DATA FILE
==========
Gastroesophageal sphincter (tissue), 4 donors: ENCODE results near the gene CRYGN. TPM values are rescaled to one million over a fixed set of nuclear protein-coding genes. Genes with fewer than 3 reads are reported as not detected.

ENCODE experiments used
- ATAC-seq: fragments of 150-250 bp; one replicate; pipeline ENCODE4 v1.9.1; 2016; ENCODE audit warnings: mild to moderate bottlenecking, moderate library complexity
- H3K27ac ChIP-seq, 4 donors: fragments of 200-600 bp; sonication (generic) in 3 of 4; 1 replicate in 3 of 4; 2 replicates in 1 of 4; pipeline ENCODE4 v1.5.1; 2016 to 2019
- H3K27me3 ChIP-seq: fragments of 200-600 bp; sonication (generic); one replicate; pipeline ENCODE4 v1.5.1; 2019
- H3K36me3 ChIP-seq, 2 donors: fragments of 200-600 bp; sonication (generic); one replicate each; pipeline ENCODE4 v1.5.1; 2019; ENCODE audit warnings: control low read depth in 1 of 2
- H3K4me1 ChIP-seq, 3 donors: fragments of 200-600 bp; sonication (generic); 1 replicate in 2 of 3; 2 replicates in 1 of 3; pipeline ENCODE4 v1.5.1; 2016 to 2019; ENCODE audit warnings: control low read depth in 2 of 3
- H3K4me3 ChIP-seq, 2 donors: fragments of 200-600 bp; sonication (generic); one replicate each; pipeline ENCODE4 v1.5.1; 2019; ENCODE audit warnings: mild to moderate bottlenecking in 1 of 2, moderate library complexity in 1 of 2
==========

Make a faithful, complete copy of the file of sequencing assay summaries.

Gastroesophageal sphincter (tissue), 4 donors: ENCODE results near the gene CRYGN. TPM values are rescaled to one million over a fixed set of nuclear protein-coding genes. Genes with fewer than 3 reads are reported as not detected.

ENCODE experiments used
- ATAC-seq: fragments of 150-250 bp; one replicate; pipeline ENCODE4 v1.9.1; 2016; ENCODE audit warnings: mild to moderate bottlenecking, moderate library complexity
- H3K27ac ChIP-seq, 4 donors: fragments of 200-600 bp; sonication (generic) in 3 of 4; 1 replicate in 3 of 4; 2 replicates in 1 of 4; pipeline ENCODE4 v1.5.1; 2016 to 2019
- H3K27me3 ChIP-seq: fragments of 200-600 bp; sonication (generic); one replicate; pipeline ENCODE4 v1.5.1; 2019
- H3K36me3 ChIP-seq, 2 donors: fragments of 200-600 bp; sonication (generic); one replicate each; pipeline ENCODE4 v1.5.1; 2019; ENCODE audit warnings: control low read depth in 1 of 2
- H3K4me1 ChIP-seq, 3 donors: fragments of 200-600 bp; sonication (generic); 1 replicate in 2 of 3; 2 replicates in 1 of 3; pipeline ENCODE4 v1.5.1; 2016 to 2019; ENCODE audit warnings: control low read depth in 2 of 3
- H3K4me3 ChIP-seq, 2 donors: fragments of 200-600 bp; sonication (generic); one replicate each; pipeline ENCODE4 v1.5.1; 2019; ENCODE audit warnings: mild to moderate bottlenecking in 1 of 2, moderate library complexity in 1 of 2